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Jordan Kirkness is a labour and employment lawyer at Baker McKenzie in Toronto.

The pendulum is swinging farther and faster than ever and we are all paying the price.

Last week, Ontario Premier Doug Ford tabled Bill 47, proposing to repeal virtually all of the previous government’s Fair Workplaces, Better Jobs Act, 2017 (Bill 148). Workers’ rights advocates are outraged and many in the business community appear to be relieved.

Ontario employers have faced significant challenges as a result of Bill 148. Some of the previous government’s incremental changes were predictable – more leave time, more paid vacation for longer service employees and easier access to employee information for unions seeking to organize. But several more fundamental changes presented real difficulties – adding paid leave time, and equal pay rates for part-time employees. For many employers, the plan to increase minimum wage by more than 30 per cent in fewer than three years has been particularly challenging.

Bill 148 appeared to be driven by a political timetable. For example, under the new formula for calculating public holiday pay, many part-time employees became entitled to full-time public holiday pay. Surely this was an oversight. It was corrected six months later with a regulation that restored the previous formula, but it illustrates the fact that the legislature was moving too quickly, failing to carefully consult the business community and consider the consequences of their proposals before making law.

As history has shown us repeatedly, when politics trump sound public policy, the issues turn into a game of political table tennis, as was the case with Bill 148. So, the stage was set for the current government to repeal virtually all of Bill 148. “The party is over,” Mr. Ford said, and the message of simply rejecting almost everything – all of the previous government’s labour and employment reforms – seemed irresistible. Many employers welcomed the idea, hoping to recoup at least some of the cost increases that hurt their bottom line.

But the fact is that most employers will not recoup their Bill 148 costs. The bill has forced many employers to make strong commitments. There will be some relief – the repeal of Bill 148′s “equal pay” provisions will reduce certain costs associated with temporary and part-time workers, and the Ontario Labour Relations Board will spend less time redefining who belongs to union bargaining units. But employers who try to restore the pre-Bill 148 status quo will damage workplace morale and may run the risk of grievances or constructive dismissal claims.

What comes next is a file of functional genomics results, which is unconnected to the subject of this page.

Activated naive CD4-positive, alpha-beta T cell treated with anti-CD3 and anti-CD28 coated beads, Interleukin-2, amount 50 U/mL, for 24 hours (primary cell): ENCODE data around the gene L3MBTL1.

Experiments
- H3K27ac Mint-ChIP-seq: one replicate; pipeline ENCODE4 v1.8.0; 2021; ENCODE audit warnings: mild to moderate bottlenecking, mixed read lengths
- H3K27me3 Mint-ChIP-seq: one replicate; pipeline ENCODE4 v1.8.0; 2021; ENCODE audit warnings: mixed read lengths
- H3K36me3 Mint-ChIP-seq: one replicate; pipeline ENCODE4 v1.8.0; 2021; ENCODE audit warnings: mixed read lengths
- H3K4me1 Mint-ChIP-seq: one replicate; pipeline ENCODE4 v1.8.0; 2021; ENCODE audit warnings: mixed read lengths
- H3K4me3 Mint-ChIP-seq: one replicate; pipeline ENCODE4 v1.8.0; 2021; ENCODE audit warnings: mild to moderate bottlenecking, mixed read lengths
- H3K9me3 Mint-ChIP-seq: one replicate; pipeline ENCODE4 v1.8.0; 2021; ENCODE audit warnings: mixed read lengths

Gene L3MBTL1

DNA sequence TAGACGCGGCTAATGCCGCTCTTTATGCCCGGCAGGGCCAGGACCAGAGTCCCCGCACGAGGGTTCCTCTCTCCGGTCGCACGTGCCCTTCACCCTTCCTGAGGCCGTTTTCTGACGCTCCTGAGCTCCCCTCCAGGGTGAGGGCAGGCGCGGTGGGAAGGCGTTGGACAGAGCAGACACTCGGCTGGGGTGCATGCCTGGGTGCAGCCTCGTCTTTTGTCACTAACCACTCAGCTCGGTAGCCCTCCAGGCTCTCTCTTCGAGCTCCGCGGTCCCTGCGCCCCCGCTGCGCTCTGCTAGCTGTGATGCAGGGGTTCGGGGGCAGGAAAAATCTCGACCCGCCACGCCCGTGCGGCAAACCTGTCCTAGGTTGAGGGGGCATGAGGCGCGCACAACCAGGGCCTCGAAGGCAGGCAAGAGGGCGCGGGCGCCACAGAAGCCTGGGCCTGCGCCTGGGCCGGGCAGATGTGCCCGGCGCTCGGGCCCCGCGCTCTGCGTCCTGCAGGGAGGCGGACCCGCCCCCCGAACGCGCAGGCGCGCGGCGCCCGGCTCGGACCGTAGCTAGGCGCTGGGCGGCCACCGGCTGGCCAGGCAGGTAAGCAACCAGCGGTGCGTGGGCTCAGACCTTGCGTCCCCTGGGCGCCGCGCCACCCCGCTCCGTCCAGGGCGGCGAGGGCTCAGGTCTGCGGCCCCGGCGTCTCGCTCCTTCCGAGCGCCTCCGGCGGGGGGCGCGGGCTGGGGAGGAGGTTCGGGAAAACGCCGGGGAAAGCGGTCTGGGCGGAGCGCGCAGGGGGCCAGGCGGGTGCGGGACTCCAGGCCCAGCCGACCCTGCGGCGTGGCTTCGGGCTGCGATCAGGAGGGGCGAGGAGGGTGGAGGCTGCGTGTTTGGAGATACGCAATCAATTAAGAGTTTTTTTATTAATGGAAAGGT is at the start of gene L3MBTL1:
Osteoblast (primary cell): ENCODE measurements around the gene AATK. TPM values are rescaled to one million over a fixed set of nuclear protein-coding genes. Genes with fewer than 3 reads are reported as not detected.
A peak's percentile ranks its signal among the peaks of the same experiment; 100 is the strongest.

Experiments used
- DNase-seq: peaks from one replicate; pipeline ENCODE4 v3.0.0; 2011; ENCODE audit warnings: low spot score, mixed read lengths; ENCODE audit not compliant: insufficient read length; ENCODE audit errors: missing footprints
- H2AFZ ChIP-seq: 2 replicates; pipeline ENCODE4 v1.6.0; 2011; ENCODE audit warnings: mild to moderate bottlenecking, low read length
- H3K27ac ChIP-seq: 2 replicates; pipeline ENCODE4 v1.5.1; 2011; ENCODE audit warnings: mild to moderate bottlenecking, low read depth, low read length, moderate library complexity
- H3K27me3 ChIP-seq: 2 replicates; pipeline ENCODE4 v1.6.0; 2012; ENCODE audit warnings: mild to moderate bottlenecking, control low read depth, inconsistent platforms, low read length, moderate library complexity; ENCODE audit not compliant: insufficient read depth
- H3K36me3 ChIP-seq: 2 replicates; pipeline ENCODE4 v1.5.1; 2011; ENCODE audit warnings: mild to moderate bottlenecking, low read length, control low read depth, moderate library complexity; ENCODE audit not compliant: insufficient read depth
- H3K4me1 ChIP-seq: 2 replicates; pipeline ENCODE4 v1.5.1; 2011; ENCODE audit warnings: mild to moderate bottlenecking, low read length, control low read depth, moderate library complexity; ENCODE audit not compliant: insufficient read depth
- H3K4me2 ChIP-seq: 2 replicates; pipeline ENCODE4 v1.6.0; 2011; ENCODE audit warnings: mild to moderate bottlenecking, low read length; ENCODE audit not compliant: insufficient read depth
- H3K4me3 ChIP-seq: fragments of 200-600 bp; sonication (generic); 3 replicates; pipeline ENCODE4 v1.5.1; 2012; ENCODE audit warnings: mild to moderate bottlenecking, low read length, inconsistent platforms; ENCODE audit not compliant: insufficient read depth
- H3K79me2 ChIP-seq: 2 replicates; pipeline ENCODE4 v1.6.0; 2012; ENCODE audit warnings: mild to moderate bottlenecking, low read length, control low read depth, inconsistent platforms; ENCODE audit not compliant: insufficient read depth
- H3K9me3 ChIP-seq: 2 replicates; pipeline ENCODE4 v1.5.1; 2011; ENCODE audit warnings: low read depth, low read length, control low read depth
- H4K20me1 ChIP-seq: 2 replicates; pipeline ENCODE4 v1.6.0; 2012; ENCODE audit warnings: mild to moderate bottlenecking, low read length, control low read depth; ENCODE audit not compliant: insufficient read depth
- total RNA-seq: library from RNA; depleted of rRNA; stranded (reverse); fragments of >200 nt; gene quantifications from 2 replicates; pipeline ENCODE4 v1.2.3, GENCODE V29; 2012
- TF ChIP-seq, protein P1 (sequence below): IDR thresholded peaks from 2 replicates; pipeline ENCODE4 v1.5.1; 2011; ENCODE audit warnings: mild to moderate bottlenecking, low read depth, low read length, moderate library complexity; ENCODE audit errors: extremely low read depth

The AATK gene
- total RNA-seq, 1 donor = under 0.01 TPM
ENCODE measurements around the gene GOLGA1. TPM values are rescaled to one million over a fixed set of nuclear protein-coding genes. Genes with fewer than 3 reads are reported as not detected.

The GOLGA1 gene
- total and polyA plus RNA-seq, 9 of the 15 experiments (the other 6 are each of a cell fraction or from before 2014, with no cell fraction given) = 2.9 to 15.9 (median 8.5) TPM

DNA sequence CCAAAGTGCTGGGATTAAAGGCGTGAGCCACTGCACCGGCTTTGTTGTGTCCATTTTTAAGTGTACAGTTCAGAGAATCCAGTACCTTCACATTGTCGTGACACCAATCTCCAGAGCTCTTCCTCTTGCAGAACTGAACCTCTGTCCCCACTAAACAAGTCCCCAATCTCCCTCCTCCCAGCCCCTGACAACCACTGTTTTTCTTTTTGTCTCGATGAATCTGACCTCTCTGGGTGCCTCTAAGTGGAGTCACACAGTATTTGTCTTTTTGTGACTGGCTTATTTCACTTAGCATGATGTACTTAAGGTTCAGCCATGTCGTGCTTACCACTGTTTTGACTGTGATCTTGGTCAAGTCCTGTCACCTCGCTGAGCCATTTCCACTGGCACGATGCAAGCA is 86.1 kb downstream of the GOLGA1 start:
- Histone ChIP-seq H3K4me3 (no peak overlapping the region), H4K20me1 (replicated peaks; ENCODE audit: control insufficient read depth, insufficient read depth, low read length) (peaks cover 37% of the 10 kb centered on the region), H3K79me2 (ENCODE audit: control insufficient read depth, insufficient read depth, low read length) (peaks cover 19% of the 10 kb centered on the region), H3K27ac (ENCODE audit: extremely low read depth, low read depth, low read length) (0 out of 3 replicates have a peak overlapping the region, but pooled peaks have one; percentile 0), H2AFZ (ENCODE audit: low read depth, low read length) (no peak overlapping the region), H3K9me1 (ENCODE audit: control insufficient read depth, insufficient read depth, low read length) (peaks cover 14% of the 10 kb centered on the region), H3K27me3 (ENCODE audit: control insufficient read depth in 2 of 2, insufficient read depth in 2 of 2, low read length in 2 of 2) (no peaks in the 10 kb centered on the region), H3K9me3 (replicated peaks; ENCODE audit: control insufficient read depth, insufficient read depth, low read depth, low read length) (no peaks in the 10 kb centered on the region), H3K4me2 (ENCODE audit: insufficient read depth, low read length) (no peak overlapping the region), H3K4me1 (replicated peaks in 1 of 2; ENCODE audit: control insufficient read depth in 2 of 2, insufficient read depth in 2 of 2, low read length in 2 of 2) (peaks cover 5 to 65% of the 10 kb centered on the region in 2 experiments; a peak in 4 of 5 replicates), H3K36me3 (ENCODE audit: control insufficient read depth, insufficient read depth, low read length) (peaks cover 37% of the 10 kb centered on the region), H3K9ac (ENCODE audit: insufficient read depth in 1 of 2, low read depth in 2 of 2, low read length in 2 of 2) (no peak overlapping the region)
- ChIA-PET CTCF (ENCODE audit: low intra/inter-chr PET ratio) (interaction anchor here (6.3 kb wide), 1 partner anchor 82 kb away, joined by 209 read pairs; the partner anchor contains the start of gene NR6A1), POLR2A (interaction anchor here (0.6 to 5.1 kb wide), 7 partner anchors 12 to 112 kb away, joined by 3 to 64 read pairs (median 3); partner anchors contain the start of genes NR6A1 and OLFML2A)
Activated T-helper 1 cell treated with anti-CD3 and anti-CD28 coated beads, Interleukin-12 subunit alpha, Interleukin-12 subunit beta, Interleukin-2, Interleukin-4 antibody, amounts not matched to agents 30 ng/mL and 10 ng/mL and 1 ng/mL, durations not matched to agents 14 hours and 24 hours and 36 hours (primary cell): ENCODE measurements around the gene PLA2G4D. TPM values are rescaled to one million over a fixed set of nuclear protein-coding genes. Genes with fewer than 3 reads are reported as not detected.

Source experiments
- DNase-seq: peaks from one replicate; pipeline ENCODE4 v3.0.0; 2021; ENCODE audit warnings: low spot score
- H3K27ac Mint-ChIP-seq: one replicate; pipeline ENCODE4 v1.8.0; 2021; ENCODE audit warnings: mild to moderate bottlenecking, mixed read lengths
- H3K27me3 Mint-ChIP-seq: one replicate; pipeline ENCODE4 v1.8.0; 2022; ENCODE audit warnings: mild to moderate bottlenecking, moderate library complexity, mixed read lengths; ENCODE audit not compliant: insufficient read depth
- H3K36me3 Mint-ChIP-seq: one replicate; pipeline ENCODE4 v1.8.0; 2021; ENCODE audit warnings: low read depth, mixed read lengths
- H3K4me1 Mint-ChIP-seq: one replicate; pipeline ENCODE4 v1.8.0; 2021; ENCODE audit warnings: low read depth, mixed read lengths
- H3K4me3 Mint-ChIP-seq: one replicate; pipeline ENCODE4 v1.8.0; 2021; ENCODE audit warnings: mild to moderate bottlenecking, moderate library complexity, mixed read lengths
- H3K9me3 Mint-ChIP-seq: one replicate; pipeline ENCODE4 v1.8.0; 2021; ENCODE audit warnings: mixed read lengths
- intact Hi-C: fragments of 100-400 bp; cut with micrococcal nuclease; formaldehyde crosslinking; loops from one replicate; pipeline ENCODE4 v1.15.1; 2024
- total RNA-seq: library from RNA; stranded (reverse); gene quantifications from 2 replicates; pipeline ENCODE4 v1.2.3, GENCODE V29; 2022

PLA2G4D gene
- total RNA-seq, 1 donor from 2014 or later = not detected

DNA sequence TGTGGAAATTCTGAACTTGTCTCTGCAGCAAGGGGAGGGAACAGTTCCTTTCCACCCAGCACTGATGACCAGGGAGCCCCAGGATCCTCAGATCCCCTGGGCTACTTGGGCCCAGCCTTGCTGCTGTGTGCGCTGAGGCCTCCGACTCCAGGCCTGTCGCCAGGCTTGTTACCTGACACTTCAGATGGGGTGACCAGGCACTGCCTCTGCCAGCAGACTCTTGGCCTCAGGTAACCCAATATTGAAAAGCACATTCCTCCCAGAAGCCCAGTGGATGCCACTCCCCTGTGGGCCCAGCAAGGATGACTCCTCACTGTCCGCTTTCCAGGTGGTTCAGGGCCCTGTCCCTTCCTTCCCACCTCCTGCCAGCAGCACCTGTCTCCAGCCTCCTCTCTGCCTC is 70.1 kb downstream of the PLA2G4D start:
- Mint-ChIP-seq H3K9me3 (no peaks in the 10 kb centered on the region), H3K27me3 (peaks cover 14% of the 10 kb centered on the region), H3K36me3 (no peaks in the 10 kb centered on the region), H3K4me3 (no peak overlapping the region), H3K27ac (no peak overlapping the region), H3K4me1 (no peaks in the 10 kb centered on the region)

Most employers will be forced to follow through on their Bill 148 commitments, including a minimum wage of $15 an hour, which had been scheduled to commence on Jan. 1, 2019. The repeal of Bill 148 will do very little to assist employers who are suffering from increased labour costs – at least in the short term.

What businesses, workers and other stakeholders would most benefit from is a complete review of labour and employment legislation, considering the modern workplace as affected by technology and globalization. The previous government purported to do this, but the changes were piecemeal and ultimately did not address some of the most pressing questions, such as clarifying the extent to which freelancers – so prevalent in the “gig economy” – are entitled to minimum employment standards, or addressing the issue of whether employees have a “right to disconnect” their mobile devices outside of working hours (as was recently legislated in France).

To effectively accomplish a complete review of labour and employment legislation, our legislature must engage in genuine debate and fair compromise. If our legislators could truly engage on the key issues before passing their bills – balancing fair employment standards and promoting economic prosperity – then we could make meaningful progress and avoid the unnecessary costs associated with the dramatic legislative changes that have become commonplace.

What is so unfortunate about the current political environment is that it forces legislators to overlook practical compromises. For example, a clear definition of “related employer” under the Employment Standards Act could protect against inadvertent circumvention of employment standards, and yet provide employers with some clear guidance as to whether they may become jointly liable for employment standards breaches in workplaces or projects involving multiple corporations. And on the issue of sick leave, a more balanced set of rules for employers on requesting doctor’s notes would help to ensure it is not misused (without overburdening our medical service providers).

Ontario employers are suffering from political whiplash. They are looking forward to a day when legislators don’t just seek to win the popular vote at any cost but instead seek to understand the merits of their opponent’s point-of-view, strike a genuine compromise and properly address real and emerging workplace issues. That way, we can avoid the exorbitant costs of the current political climate – a climate of talking past one another and failing to see the bigger picture.

Perhaps then we will effectively strike a balance between workers' rights and economic prosperity.

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